How to create a dub delay on an analog mixer

Computers are machines I couldn’t live without. But sometimes they tend to get in the way of creating music. That’s why I am currently working on a completely analog setup in the studio. I hooked all synth’s and outboard effects to an analog mixing desk and realized that the mixer too can act as an instrument. That’s what all the dub reggae mixers knew all along! I never really thought about it much before but I figured it was time to try and set up an analog dub delay.

Analog Dub Delay

Making a dub delay on an analog mixer is actually really easy. All you need to do is connect an aux channel from the mixer to the input of the delay and then return the output of the delay to a standard mixer input channel. Using the mixer’s effect returns as input from the delay will not work as we need a channel with auxes. Now, on the return channel, you simply turn up the same aux pot to send the delay output back to it’s input and there you have it! A magnificent dub delay!

By using the equalizer on the return channel, you can shape the sound of the delay. You could add other effects after the delay or on the mixer’s insert like compression, modulation effects, and distortion (or just drive the preamp gain harder). And of course, you could use another aux channel to send your delay to a reverb effect.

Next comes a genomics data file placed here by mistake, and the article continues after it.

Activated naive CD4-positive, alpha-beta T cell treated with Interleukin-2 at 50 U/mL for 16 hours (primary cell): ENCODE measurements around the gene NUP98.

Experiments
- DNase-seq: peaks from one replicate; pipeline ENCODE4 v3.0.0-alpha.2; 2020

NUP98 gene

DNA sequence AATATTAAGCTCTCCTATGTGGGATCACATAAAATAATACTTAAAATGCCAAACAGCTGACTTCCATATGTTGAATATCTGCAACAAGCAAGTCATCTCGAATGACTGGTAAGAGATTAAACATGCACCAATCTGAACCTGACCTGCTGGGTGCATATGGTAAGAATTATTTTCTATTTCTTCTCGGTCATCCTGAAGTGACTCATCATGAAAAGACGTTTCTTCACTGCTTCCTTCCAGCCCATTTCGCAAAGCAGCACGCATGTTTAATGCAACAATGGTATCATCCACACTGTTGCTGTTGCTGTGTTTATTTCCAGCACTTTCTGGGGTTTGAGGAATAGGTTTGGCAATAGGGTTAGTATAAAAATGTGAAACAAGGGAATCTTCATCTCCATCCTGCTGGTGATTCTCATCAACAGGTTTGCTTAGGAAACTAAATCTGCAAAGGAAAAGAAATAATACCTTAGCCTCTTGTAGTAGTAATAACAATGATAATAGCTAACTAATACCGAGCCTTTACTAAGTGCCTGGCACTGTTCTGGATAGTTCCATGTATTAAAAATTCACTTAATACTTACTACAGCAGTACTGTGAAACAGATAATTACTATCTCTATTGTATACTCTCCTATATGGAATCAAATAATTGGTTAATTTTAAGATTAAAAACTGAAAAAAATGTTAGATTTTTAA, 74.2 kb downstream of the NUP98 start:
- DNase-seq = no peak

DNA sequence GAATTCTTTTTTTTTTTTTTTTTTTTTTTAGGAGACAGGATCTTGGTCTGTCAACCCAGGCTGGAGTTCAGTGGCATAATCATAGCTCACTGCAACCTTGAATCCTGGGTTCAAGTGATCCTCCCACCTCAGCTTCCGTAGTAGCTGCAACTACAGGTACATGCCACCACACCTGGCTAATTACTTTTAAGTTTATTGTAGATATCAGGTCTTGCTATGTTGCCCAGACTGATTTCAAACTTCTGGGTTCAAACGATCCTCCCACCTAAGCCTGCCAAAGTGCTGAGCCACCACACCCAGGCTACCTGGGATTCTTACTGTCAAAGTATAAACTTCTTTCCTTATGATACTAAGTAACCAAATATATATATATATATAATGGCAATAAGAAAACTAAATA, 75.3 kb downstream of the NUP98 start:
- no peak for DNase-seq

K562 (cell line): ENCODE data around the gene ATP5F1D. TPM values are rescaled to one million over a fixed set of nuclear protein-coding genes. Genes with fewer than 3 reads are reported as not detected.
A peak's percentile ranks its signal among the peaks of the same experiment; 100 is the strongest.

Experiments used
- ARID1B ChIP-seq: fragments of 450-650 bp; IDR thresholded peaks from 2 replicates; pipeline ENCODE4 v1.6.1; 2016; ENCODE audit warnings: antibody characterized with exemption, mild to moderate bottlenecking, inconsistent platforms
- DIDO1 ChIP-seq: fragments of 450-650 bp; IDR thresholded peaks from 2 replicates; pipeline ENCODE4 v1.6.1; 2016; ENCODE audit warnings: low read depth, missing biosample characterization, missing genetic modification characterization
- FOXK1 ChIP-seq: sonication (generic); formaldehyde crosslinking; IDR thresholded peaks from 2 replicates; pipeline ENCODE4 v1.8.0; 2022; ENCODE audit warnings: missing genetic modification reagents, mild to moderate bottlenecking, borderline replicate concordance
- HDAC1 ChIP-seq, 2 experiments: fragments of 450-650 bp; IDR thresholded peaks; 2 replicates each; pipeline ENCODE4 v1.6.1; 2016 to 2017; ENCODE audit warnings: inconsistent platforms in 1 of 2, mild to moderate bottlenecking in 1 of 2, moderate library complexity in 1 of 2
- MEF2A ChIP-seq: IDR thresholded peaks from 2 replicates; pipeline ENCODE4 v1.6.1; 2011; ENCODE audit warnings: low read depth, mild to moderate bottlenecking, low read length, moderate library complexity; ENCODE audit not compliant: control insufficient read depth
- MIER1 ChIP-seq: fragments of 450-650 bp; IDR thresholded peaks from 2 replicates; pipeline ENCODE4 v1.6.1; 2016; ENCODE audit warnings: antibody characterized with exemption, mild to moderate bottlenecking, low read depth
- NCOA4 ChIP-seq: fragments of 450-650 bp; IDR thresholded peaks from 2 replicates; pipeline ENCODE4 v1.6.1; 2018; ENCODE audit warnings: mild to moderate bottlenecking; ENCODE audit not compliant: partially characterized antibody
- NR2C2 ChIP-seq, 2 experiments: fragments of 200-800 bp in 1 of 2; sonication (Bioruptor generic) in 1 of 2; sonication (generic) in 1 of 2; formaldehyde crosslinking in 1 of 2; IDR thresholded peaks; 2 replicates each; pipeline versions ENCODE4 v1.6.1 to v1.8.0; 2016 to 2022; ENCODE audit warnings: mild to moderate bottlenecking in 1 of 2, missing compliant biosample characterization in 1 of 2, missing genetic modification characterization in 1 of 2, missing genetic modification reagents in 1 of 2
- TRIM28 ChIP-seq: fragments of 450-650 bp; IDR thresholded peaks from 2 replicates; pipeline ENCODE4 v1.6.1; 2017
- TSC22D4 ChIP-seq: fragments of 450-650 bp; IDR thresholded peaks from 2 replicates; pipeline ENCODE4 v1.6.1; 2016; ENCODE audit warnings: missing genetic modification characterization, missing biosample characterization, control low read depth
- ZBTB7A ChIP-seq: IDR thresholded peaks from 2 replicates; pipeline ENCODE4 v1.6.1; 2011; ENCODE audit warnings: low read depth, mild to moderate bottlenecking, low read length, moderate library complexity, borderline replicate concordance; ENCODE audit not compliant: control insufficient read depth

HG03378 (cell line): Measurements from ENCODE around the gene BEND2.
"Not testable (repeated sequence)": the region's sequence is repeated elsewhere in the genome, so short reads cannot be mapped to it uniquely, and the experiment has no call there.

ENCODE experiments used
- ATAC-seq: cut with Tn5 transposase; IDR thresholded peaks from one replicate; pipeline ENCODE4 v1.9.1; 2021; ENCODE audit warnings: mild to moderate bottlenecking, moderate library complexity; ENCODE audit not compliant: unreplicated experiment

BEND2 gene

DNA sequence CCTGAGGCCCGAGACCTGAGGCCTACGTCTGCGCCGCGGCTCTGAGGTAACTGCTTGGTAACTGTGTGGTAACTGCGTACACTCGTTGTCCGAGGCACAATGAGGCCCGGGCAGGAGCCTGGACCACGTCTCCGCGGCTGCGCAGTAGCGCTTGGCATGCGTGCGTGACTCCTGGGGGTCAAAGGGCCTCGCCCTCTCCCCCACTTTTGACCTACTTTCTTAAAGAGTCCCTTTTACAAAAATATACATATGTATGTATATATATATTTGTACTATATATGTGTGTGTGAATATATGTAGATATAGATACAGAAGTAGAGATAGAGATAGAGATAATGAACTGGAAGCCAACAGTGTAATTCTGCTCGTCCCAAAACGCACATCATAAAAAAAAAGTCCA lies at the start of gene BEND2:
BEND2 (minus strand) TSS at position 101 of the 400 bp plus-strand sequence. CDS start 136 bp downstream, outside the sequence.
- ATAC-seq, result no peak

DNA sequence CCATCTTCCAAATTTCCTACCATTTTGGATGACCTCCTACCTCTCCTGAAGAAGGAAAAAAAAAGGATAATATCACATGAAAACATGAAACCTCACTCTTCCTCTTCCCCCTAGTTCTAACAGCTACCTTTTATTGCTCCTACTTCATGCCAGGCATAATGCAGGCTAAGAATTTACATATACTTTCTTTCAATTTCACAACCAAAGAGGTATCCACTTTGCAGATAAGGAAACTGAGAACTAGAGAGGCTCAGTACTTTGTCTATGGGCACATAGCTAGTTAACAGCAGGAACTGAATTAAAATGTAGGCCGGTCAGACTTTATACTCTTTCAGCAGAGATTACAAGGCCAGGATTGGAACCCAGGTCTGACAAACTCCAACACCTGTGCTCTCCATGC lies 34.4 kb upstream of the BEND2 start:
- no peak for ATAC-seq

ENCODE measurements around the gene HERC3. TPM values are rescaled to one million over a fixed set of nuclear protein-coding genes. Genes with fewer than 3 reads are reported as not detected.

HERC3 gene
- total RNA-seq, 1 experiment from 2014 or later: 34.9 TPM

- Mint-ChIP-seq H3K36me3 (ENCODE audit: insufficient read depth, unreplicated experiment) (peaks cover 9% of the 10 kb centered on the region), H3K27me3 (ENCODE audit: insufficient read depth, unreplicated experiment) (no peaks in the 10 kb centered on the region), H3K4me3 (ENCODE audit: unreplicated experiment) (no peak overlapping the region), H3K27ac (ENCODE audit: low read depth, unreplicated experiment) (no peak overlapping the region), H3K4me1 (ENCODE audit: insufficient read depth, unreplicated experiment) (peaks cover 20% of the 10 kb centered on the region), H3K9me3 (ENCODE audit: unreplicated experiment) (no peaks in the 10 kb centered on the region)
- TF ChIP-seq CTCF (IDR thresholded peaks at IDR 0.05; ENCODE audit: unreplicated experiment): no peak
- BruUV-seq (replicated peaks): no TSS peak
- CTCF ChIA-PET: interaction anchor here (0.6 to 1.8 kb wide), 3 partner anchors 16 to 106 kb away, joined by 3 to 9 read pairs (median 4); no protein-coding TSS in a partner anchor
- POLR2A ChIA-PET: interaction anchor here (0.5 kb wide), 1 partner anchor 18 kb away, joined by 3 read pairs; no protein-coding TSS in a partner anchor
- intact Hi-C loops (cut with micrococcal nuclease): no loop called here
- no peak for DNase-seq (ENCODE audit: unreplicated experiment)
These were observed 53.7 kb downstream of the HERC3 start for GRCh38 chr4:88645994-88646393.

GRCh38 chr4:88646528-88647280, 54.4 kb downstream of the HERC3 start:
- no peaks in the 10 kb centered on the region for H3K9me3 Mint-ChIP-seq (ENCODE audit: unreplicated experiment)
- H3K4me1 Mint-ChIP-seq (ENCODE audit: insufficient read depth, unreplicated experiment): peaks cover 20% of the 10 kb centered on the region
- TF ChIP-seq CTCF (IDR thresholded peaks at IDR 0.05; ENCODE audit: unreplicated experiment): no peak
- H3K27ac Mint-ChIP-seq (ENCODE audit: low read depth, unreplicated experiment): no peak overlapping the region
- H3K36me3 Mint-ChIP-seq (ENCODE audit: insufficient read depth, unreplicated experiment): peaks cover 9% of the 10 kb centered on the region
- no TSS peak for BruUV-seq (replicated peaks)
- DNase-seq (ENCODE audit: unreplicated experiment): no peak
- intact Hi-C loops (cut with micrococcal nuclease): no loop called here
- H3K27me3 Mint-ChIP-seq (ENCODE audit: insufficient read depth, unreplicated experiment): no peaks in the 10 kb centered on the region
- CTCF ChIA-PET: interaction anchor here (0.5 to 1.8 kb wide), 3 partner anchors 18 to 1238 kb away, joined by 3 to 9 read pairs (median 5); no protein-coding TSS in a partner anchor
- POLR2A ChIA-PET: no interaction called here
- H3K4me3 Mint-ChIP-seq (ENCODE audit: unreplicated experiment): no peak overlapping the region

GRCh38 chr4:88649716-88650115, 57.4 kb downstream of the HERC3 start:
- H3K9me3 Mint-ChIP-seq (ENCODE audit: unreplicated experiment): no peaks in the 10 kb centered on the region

Just like those reggae dub mixers, you need to ride the auxes and use the mixer as a performance tool. Use the mutes and faders to create movement and send different instruments to the delay to add rhythmic tension and release. Play around with panning the delays around and most of all, have fun!

I recorded a little jam to demonstrate the concept in the video below:

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Melvin Rijlaarsdam

Melvin Rijlaarsdam is a music producer and composer from the Netherlands. He produces and mixes music for artists and media like film and documentary.

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